Getting the Message
The first time my daughter came home drunk, I’m embarrassed to say, I thought it was kind of cute. She was only 15, but she was swearing like a sailor. So I sloughed it off. But, unfortunately, it didn’t stop there and her behavior began to get more and more problematic.
For a kid who used to love school and had a lot of friends, things started to change, and by the time she was 17 my wife and I were truly concerned. When we talked to people about it, they often expressed the idea that it was just a phase that would pass, but before long we realized it wasn’t getting any better.
We tried all the usual things – grounding her, telling her she couldn’t hang out with certain kids who seemed to be a bad influence, withholding her allowance, thinking this would limit her ability to get hold of alcohol. But nothing seemed to work. The situation escalated and one night we got a call from the local police station. She had been involved in an altercation outside a popular fast-food hangout and had been taken into custody for public intoxication. Of course, she made a series of promises afterwards that she would stop drinking, but they never stuck and the merry-go-round continued.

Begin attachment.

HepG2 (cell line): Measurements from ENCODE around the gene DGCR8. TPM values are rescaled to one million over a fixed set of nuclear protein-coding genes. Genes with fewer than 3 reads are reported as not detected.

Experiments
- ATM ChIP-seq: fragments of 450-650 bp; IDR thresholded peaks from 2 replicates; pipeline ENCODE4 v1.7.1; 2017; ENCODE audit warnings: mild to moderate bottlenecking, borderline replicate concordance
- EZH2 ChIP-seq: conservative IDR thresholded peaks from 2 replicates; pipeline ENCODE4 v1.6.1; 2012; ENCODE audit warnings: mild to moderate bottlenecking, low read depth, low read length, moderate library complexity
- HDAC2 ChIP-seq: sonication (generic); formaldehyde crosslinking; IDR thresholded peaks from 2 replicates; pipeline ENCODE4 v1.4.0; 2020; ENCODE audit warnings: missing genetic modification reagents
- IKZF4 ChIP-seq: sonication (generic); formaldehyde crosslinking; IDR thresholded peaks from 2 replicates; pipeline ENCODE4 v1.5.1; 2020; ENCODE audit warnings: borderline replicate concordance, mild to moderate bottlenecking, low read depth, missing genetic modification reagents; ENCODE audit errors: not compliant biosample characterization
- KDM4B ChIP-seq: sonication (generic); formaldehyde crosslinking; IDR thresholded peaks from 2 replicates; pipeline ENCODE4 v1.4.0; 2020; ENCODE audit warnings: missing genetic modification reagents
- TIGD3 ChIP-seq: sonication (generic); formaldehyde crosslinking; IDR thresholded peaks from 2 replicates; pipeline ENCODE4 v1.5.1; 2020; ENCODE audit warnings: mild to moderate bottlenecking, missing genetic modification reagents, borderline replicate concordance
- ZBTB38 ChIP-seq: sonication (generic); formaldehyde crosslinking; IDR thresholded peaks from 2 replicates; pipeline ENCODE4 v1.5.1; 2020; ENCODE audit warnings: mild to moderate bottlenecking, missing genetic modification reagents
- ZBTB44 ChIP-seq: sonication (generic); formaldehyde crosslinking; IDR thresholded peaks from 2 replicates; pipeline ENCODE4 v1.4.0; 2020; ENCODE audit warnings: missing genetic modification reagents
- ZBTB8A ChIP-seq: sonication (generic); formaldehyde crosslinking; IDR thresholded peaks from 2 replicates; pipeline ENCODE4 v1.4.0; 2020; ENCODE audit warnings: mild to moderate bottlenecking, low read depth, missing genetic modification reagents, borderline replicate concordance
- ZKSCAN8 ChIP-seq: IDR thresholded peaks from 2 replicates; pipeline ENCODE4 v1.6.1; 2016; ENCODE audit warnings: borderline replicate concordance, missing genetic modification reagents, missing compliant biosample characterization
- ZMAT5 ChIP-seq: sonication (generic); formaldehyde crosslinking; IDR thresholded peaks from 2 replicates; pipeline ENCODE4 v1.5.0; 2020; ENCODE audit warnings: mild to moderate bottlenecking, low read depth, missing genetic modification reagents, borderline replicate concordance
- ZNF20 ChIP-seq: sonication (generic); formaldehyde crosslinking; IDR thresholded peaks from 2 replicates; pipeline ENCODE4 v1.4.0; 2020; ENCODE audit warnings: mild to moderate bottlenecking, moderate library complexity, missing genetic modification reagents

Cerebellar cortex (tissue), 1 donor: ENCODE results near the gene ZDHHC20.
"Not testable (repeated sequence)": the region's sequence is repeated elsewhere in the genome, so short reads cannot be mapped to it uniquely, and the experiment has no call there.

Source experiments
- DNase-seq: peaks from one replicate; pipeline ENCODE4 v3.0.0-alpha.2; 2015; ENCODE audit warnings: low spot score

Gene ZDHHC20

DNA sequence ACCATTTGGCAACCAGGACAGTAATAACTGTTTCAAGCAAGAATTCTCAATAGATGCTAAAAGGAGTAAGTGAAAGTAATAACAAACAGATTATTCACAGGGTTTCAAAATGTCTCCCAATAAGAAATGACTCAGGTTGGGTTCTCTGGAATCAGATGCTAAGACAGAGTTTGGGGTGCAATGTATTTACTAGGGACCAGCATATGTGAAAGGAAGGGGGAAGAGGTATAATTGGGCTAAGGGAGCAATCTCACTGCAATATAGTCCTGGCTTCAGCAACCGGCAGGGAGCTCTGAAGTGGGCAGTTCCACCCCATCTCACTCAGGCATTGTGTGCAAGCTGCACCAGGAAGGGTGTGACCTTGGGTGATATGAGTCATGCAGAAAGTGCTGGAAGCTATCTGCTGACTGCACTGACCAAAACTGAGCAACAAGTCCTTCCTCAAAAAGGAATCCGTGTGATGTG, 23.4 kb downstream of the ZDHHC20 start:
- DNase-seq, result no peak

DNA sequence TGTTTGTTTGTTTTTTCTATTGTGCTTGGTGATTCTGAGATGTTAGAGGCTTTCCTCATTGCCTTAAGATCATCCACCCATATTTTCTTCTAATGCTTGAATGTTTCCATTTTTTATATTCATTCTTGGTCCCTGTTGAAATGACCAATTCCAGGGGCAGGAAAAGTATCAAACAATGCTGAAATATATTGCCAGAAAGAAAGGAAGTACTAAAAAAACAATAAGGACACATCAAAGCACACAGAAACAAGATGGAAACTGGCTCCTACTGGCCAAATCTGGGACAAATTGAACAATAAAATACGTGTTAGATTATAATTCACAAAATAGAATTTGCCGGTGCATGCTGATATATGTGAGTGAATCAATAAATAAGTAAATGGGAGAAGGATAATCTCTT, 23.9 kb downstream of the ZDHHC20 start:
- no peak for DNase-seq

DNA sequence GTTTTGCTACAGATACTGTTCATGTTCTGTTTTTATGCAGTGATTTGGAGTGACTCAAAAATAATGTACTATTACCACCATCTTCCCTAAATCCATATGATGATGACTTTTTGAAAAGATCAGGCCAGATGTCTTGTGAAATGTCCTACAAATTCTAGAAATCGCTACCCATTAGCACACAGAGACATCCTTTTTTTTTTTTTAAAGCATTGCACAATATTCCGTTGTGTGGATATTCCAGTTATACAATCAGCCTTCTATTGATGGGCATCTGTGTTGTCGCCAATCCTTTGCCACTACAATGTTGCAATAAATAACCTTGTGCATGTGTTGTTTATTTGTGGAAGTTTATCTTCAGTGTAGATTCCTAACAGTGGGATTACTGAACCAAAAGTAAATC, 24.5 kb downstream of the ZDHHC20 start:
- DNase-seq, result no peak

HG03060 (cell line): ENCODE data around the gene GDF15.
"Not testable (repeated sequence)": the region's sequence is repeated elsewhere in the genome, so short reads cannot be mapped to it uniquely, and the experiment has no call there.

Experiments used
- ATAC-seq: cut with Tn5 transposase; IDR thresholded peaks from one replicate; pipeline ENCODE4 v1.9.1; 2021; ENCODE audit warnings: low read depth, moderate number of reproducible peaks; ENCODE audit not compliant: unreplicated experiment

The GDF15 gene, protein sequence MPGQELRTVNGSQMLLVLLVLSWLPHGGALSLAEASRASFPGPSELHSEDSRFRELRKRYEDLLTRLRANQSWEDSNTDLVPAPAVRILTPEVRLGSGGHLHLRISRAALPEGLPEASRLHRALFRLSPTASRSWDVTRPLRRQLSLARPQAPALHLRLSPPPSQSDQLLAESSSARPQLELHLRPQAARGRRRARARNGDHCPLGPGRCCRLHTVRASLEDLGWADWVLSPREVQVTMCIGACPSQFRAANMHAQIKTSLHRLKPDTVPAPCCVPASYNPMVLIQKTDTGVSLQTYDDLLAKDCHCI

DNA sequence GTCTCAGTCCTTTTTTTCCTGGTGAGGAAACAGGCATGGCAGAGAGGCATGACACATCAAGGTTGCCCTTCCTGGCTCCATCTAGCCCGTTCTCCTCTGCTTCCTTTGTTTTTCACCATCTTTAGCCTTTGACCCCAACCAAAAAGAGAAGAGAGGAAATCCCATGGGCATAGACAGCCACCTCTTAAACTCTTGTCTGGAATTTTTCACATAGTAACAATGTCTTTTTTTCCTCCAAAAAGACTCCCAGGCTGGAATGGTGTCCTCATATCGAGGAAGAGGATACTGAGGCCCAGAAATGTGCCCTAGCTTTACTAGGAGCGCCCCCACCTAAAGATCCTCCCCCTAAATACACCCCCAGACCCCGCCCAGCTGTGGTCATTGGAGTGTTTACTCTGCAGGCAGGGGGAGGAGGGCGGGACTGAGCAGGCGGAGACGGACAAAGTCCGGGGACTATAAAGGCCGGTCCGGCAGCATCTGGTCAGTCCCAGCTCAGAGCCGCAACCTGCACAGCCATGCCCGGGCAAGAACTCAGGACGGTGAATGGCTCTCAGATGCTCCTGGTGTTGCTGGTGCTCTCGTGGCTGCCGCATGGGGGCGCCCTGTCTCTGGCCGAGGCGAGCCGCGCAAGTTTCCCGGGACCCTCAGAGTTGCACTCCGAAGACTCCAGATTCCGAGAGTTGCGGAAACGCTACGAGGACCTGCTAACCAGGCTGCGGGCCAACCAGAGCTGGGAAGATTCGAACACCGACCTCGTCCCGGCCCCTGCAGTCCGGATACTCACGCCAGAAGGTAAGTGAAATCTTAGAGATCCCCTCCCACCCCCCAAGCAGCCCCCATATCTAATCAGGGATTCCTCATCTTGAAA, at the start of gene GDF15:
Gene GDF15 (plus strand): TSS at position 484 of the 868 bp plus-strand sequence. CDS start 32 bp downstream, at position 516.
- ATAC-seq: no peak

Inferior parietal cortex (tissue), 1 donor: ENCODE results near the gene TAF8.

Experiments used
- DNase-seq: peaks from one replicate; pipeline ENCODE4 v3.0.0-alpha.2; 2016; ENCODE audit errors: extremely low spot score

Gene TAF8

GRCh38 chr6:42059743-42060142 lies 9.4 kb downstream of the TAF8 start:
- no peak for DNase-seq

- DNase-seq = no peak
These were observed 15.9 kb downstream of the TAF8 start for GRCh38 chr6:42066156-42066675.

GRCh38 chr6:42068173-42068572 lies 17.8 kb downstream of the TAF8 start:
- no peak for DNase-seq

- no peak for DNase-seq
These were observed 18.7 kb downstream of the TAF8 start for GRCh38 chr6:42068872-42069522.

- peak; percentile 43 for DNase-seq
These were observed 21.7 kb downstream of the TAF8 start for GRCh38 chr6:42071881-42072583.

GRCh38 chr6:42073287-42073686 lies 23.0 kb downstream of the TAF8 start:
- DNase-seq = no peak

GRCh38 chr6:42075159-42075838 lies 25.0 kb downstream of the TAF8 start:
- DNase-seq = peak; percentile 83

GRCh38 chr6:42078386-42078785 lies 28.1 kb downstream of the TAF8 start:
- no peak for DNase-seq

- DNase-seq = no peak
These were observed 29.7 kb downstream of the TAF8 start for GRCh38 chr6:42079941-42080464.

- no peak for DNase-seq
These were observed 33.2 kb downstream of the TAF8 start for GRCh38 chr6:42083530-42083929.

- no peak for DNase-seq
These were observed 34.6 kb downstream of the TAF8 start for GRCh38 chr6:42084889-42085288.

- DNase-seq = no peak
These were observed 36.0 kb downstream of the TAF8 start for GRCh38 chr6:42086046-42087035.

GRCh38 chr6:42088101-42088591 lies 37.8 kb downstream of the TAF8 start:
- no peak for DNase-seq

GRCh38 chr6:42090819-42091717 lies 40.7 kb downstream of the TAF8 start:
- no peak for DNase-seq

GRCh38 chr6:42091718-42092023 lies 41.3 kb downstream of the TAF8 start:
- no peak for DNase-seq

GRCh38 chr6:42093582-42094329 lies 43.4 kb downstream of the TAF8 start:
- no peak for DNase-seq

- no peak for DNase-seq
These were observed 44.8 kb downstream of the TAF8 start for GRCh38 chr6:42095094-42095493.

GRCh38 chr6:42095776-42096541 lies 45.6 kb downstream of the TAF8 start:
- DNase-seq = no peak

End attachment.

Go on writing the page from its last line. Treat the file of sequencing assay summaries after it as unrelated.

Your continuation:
Eventually, we got in touch with her school counselor, who put us in touch with NCADD. It was extremely hard for us to accept that our daughter had a problem with alcohol and to talk about it with somebody else. But the people at the local affiliate suggested a treatment facility specializing in adolescent substance abuse, and through this treatment center we began getting the message that alcoholism is a family disease and that we could – and should – actually get help for ourselves.
Our daughter went through the treatment program and has been back in school for a while now. It can be difficult for her at times, what with peer pressure and the way many teenagers act about alcohol and drugs. However, with the work that we’re doing as a family, she has been able to keep her recovery moving forward – and so have we.
We’ve been able to work through a lot of the hurts we all endured and have come to realize that our daughter has a disease. You can forgive somebody for having cancer; why not forgive him or her for having the disease of alcoholism?
Our family has our daughter back for the first time in a very long time. It is an indescribable feeling! -- Peter R.